Picture a storybook English cottage set in the countryside with a soft white exterior that is accented with rich wood beams. Inside there is a fire in the hearth and picturesque wood beams on the ceiling. Chances are you're picturing a home that has several other Tudor-style elements. Tudor architecture is a quirky yet stately style of building that originated in England during the Tudor period.
What Is Tudor Architecture?
Tudor architecture refers in part to the period between 1485 to 1558 when craftsmen built sophisticated two-toned manor homes with a combination of Renaissance and Gothic design elements. This transitional style continued to pop up in villages throughout England until Elizabethan-Tudor architecture took over in 1558.
Eventually, Tudor architecture fizzled out. It wasn't until centuries later that the design style was reborn in the United States.
Tudor Revival architecture is less common than some other American architecture styles, but its unmistakable charm makes it a fan favorite. The revitalization of this design style began in the 1890s and lasted through the 1940s. Many Tudor Revival homes are located in the northern US since their facade is ideal for colder climates.
How to Identify a Tudor-Style Home
Some uncommon yet striking features make a Tudor-style home relatively easy to identify. These fundamental elements can help you distinguish a Tudor-style home from others:
- The most common design feature of Tudor-style homes is the half-timber detailing. These long beams are usually vertically placed and are strictly decorative. A lighter-colored stucco or stone fills the gaps between the timbers to create a two-toned exterior.
- Many Tudor Revival homes were constructed entirely out of red-toned brick, which eliminated some of that two-toned detailing that is characteristic of original Tudor architecture in England. The brick detailing is generally very ornate around windows, chimneys, and entryways.
- These homes have several front-facing gables that are often in intricate, asymmetrical patterns. Each gable has steep roof lines that sometimes extend from the highest elevation of the house to just 10 or so feet from the ground.
- Long, rectangular windows are often positioned in clusters. You might also find oriel or bay windows with several panes of glass on either story of the home.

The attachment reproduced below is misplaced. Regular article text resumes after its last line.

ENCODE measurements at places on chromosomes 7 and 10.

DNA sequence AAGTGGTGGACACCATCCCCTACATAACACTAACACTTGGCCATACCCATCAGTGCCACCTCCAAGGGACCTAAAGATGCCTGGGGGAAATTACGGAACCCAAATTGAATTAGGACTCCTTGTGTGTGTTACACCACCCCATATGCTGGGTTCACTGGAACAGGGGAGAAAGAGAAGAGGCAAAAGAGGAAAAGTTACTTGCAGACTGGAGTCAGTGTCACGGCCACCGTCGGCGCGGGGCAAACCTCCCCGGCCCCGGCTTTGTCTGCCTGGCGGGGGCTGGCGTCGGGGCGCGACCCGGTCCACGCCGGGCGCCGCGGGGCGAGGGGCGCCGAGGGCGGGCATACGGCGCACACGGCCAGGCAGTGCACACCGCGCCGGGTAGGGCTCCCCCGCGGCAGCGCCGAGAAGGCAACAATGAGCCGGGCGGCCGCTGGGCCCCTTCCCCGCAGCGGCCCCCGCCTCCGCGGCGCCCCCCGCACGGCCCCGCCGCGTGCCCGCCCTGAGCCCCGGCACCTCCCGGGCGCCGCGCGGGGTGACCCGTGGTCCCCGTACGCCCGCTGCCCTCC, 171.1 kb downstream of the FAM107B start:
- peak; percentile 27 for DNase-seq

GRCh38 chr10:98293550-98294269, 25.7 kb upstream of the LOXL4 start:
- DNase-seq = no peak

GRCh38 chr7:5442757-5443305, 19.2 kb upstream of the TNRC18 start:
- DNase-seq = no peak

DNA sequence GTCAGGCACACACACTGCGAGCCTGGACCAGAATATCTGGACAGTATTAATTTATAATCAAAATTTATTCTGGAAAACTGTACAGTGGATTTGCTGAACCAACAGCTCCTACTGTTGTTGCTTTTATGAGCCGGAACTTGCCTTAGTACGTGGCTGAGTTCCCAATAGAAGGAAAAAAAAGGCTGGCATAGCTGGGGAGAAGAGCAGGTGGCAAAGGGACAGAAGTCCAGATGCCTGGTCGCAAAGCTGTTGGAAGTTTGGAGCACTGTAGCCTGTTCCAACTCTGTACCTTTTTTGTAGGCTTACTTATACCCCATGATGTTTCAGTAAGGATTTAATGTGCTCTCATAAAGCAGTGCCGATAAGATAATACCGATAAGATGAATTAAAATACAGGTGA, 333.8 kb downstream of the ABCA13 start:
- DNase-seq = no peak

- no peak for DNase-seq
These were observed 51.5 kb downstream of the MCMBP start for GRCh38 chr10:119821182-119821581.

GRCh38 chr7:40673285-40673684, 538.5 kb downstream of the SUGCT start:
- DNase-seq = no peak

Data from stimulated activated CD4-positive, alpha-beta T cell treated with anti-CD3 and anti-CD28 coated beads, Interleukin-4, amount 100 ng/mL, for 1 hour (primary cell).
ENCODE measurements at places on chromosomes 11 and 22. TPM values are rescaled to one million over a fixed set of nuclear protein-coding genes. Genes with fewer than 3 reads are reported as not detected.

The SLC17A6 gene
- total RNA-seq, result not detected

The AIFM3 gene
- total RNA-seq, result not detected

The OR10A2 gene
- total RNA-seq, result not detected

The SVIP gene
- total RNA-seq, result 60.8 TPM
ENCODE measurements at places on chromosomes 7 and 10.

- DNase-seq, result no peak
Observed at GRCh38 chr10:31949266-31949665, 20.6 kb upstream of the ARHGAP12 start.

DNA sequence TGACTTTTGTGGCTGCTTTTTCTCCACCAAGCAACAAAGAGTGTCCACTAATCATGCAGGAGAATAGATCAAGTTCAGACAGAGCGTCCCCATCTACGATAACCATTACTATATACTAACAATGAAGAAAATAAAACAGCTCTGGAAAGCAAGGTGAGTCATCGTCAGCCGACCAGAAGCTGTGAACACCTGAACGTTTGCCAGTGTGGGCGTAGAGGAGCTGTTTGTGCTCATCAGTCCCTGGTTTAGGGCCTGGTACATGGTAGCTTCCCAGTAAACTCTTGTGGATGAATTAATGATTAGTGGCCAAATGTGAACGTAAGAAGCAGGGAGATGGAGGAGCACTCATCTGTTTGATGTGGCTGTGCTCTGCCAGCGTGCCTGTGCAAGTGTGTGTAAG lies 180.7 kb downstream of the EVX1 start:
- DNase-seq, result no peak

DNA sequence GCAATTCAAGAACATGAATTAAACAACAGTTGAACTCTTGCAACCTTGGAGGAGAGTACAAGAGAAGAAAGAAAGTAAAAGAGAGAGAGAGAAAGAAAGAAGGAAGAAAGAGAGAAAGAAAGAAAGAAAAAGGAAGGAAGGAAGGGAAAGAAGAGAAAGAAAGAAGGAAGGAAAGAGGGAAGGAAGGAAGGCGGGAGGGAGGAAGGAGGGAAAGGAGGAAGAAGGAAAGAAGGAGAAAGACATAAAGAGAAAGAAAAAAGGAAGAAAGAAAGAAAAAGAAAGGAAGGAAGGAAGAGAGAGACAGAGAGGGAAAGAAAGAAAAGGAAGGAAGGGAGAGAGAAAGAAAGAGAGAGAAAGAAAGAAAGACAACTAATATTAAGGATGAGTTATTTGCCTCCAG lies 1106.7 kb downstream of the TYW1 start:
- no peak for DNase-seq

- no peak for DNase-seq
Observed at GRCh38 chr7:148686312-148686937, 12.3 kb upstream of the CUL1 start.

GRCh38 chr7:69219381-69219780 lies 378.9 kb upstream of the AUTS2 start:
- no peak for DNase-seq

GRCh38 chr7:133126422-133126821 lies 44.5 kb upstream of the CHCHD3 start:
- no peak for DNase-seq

- There is usually a prominent front door that's not at the center of the home. Doors might have arches or decorative concrete detailing to make it stand out from the rest of the home's facade.
Common Materials Used
Builders use a combination of materials like brick, stucco, and wood for the exterior of Tudor-style homes. Chimneys, windows, and doors were accented with some spectacular and labor-intensive brick and stonework.
Builders accented the interiors spaces with dark wood detailing on the floors, walls, and ceilings. You'll also find plaster walls and porcelain tile throughout the living spaces.
More About Tudor Revival Architecture
Tudor layouts are intricate and custom.
After the Industrial Revolution, homes were being built faster and more affordably than ever. For example, the American Foursquare was a popular design style because its symmetrical footprint was practical and fit comfortably on city lots. On the contrary, there is nothing typical about a Tudor Revival-style home. They had complex and often custom layouts that worked best on larger lots. The floor plans had to be formatted in a way to make sense of the home's exterior. Because of this, these homes were more expensive to build and were found in more prominent suburbs.
Tudor homes became known as "Stockbroker Tudors."
Particularly in the 1920s and 1930s, several European-trained architects made this style home a staple of more well-to-do families. Purchasers and admirers of Tudor-style homes even coined the term "Stockbroker Tudor" as an homage to the people who built houses with their newfound wealth from the stock market.
A Tudor house comes in large and small sizes.
Even though Tudor revival homes were pricey to manufacture, you can still find them in all sizes. There are sprawling mansions and small cottages, each with the main design elements that make it a Tudor.
The trend went out of fashion after WWII.
This elaborate house style eventually went out of fashion because of WWII. If you drive through an older suburban neighborhood, it will be easy to designate a street that was built pre-WWII or post-WWII. Before the war, you would find a lot of brick Tudors. After WWII, there were tight budgets that demanded a more simple way of life. In the 1950s, Tudor-style homes were replaced with efficient and straightforward Cape Cod-style homes.
In summary, Tudor Revival architecture is an extension of the Tudor homes found in England during the 15th and 16th centuries. In the United States, this style of home was built in prominent suburbs from the 1890s through the 1940s. The exterior is a mix of lighter wall colors that are accented with vertical half-timber detailing. There are several steep gables and an asymmetrical footprint that is characteristic of this style.